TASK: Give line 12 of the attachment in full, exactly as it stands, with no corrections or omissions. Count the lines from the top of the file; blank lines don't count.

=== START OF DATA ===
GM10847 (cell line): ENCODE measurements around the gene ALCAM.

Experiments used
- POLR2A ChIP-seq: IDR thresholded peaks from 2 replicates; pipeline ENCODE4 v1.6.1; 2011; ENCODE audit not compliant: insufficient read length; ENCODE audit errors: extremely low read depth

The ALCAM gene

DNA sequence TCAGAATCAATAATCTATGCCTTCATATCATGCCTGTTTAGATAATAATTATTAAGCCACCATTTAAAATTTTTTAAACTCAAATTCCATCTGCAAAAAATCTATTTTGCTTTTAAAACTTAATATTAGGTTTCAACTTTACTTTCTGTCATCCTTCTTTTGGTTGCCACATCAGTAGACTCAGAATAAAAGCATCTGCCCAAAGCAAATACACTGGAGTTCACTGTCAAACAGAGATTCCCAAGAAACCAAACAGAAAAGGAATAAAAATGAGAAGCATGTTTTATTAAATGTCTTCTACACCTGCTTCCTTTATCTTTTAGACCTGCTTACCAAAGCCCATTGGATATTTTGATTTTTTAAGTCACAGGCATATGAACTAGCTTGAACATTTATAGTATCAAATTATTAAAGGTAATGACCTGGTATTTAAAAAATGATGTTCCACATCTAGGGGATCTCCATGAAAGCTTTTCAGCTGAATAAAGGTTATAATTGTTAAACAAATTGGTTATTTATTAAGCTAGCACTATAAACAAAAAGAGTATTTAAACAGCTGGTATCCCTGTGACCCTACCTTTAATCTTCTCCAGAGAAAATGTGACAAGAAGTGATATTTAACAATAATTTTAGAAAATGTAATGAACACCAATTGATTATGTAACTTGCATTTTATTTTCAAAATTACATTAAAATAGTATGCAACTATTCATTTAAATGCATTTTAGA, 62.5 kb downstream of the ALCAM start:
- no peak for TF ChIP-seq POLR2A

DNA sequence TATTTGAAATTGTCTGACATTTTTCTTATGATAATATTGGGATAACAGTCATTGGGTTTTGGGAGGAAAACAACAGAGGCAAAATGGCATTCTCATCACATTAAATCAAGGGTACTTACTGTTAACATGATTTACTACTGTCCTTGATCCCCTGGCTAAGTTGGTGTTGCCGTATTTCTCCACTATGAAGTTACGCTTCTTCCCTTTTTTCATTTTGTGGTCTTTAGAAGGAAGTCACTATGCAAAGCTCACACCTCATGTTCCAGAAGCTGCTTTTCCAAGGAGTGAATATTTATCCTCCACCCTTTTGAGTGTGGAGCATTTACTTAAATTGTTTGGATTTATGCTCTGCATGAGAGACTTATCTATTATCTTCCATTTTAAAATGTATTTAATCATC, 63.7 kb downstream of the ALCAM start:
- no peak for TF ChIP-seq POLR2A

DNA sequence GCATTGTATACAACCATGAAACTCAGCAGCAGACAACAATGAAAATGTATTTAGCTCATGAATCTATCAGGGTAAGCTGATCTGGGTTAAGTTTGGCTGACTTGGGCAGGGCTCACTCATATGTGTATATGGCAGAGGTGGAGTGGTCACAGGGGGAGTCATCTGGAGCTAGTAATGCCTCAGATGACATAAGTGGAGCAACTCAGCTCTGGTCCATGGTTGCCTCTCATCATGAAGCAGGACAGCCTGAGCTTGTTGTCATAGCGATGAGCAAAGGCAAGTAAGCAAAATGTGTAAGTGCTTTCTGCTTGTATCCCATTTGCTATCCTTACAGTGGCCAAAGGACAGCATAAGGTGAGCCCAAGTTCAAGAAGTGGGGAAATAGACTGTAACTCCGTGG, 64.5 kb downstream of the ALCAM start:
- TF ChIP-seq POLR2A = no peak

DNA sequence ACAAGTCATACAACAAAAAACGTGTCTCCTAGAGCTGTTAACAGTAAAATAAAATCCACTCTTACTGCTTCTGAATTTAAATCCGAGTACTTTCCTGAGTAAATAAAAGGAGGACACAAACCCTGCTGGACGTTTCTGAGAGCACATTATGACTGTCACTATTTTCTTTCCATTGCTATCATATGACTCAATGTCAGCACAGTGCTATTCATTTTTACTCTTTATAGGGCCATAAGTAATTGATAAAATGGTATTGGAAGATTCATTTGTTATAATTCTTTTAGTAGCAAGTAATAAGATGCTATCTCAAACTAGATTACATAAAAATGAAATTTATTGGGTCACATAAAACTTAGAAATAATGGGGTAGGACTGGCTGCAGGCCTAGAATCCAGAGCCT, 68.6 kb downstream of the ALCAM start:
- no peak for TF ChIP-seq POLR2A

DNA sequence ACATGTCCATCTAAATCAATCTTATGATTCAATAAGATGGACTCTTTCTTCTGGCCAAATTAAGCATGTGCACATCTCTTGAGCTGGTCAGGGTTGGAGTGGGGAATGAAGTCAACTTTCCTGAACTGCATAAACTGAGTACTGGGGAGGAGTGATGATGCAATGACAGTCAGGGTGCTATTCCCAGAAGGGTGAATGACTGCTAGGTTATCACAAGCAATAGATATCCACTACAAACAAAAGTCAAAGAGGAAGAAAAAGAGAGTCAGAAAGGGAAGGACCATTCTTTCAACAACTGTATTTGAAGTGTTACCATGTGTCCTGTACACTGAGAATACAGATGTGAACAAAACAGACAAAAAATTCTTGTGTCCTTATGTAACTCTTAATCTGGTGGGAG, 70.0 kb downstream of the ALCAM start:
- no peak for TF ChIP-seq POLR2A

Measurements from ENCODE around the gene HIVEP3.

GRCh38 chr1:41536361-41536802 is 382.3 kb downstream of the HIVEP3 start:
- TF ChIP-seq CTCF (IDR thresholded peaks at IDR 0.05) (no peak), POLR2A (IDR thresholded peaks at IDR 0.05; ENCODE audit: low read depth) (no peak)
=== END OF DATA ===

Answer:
- no peak for TF ChIP-seq POLR2A